Biden and McCarthy met on Monday to discuss the debt ceiling, and they still haven't reached an agreement.
This comes as soon as ten days before the US could default on its debt.
Despite pressure from some Democrats, Biden is still hesitant to bypass Congress to address the debt ceiling.
Every day that passes is a day closer to economic catastrophe in the US — and President Joe Biden and Speaker of the House Kevin McCarthy still can't agree on a way to avoid that outcome.
On Monday, Biden and McCarthy met to attempt to come to an agreement on raising the debt ceiling before the US defaults on its debt, which Treasury Secretary Janet Yellen said could happen as soon as June 1. This meeting came after negotiations were stalled on Friday because GOP negotiators were branding the White House's debt ceiling requests as "unreasonable," and it appeared that both sides were unwilling to budge on their debt ceiling demands.
And emerging from the Monday meeting, McCarthy told reporters it was a "productive" meeting — but the two sides did not reach a deal.
"I think the tone tonight was better than any other time we've had discussions," McCarthy said following the meeting.
"I think we both agree that we want to be able to come to an agreement," McCarthy added. "We both agree on the areas that we know there's disagreement on, but I think it was productive and the professionalism, the honesty with one another, and the desire to fight try to find common ground."
Notably, House Minority Leader Hakeem Jeffries told reporters following the meeting that Democrats are "willing to discuss freezing spending at current levels. That's an inherently reasonable position many in our party might even be uncomfortable with, but President Biden recognizes we're in a divided government situation."
This minimal progress comes at a critical time for the US economy. According to Moody's Analytics, even a short-term default could cost Americans nearly a million jobs, and an analysis from the Joint Economic Committee previously found a failure to raise the debt ceiling could cost Americans $20,000 in retirement savings, along with a surge in mortgage and private student-loan payments.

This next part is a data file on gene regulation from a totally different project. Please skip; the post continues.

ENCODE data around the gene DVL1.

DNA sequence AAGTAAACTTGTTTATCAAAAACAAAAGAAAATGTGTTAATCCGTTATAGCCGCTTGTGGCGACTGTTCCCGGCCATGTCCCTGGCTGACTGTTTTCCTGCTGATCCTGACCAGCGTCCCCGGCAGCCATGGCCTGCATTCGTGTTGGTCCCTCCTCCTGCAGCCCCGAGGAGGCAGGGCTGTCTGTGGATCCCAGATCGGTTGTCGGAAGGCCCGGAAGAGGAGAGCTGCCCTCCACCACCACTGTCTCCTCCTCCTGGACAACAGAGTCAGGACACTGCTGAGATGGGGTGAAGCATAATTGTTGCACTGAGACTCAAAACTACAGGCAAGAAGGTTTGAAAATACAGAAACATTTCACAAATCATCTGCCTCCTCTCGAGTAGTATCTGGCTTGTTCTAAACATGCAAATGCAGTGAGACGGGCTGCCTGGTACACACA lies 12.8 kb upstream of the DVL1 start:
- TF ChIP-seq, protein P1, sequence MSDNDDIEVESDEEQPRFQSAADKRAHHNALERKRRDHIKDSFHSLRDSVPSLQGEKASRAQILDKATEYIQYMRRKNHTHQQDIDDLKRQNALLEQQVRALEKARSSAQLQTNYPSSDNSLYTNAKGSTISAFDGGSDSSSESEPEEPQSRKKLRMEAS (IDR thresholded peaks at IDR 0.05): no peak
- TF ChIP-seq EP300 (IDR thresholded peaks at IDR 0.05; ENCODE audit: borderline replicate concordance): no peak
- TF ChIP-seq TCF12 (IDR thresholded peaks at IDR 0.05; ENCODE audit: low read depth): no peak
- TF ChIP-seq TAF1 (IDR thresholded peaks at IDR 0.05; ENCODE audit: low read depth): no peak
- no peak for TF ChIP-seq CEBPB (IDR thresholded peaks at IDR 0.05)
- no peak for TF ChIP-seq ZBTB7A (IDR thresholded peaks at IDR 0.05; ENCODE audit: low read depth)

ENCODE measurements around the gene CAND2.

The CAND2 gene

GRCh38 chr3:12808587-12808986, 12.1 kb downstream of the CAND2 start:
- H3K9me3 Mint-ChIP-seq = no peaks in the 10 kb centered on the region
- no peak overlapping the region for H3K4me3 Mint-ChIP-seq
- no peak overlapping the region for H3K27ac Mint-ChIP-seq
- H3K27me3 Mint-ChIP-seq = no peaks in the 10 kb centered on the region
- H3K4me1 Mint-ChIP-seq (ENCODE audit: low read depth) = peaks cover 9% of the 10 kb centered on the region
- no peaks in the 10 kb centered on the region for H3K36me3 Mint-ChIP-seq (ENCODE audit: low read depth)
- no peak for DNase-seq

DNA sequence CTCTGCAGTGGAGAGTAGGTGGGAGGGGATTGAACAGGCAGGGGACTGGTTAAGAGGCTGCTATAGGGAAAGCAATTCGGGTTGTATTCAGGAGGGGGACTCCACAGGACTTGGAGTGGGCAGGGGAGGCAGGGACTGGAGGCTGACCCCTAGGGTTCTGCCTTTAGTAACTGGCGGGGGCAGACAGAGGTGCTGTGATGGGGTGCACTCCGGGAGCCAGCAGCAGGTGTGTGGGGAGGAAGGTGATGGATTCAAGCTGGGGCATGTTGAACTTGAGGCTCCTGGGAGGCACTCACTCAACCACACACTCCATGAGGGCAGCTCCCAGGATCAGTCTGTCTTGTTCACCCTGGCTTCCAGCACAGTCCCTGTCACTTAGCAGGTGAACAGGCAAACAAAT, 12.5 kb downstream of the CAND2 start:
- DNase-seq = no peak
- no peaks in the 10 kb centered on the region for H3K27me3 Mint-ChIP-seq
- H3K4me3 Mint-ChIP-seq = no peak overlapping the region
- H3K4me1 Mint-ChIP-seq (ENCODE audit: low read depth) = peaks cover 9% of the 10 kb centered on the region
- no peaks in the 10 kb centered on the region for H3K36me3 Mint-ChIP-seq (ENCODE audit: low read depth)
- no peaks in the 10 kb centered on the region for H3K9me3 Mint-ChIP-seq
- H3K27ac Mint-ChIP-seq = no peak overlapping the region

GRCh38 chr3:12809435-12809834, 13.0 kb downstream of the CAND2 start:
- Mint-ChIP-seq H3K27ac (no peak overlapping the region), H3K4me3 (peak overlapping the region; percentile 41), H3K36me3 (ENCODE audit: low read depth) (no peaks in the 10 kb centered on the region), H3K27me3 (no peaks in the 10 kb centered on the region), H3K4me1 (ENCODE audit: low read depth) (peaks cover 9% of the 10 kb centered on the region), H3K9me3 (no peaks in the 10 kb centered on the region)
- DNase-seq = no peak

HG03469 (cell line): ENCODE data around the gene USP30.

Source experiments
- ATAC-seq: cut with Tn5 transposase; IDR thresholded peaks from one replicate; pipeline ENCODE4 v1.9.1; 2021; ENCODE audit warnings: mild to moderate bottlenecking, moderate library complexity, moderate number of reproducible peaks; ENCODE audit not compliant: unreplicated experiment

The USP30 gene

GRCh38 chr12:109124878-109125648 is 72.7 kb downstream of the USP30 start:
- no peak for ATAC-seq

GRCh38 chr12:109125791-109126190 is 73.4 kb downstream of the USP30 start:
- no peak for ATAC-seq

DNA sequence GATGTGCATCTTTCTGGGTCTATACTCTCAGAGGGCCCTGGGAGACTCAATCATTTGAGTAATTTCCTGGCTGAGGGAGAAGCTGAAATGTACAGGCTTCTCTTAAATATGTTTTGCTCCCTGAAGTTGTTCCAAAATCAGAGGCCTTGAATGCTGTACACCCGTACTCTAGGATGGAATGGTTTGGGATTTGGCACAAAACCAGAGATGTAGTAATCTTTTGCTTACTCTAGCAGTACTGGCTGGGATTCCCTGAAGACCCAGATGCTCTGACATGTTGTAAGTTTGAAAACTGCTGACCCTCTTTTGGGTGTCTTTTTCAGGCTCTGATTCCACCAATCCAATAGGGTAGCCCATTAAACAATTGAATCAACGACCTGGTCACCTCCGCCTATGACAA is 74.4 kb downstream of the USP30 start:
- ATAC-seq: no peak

Lawmakers on both sides of the aisle have been adamant that the US cannot default on its debt — but the legislative process takes time, and Congress will need to move quickly to pass a bill before June in the event of an agreement.
"It's time for Republicans to accept that there is no bipartisan deal to be made solely on their partisan terms. They have to move as well," Biden said during a Sunday press conference in Japan. "All four congressional leaders agree with me that default is not an option. And I expect each of these leaders to live up to that commitment. America has never defaulted on our debt, and it never will."
And if Congress can't reach an agreement, a growing number of Democratic lawmakers have been urging Biden to prepare to invoke a clause in the 14th Amendment that would declare the debt ceiling unconstitutional, allowing the president to bypass Congress and get rid of the debate forever. Still, while Biden acknowledged that he thinks he "has the authority" to take that route on Sunday, he expressed hesitancy given potential litigation that could result.
So at this point, it's unclear where negotiations will go from here — and if Congress can reach a deal in time to save Americans from an unprecedented default on the nation's debt.
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